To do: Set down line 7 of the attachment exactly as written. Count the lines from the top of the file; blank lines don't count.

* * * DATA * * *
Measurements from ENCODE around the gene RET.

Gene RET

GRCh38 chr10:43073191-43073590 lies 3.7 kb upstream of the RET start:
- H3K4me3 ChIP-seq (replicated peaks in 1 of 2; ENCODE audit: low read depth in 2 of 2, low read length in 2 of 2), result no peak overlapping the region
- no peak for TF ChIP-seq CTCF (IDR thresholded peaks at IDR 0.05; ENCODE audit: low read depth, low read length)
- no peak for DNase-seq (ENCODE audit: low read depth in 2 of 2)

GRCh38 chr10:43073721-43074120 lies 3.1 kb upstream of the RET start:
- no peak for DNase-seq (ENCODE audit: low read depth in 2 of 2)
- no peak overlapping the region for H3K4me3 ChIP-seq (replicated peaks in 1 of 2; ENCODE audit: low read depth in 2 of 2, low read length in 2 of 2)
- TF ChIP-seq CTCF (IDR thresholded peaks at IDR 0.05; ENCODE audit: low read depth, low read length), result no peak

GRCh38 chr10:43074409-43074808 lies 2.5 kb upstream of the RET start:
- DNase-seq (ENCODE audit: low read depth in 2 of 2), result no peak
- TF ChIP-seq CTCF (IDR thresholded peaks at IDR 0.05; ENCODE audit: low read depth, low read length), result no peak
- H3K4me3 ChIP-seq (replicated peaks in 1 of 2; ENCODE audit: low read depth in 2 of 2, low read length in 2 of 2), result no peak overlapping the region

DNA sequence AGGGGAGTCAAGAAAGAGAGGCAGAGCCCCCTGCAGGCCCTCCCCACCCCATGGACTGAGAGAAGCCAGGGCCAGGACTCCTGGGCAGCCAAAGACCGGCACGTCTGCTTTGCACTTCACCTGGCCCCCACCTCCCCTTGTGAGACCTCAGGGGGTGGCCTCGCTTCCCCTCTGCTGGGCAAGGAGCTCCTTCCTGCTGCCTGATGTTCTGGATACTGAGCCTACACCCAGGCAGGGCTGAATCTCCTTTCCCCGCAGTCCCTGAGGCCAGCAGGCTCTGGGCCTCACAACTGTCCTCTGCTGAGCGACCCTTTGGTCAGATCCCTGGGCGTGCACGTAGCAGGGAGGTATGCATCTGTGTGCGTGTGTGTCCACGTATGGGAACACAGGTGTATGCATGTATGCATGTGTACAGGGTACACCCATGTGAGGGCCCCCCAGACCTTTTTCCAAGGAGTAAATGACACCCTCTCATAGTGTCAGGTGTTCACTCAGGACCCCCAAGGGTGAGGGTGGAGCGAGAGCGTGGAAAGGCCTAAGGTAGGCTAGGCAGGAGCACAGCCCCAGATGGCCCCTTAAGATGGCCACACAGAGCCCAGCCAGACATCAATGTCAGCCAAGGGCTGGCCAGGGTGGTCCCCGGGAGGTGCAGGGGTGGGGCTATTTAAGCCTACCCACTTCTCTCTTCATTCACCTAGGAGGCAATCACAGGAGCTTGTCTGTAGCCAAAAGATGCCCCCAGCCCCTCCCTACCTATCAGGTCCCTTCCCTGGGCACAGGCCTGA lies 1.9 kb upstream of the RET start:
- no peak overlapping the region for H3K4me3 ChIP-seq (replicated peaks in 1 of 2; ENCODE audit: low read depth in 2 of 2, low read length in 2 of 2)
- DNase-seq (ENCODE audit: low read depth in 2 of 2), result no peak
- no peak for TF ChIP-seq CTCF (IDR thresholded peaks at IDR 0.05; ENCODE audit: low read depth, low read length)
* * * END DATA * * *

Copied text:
GRCh38 chr10:43073721-43074120 lies 3.1 kb upstream of the RET start: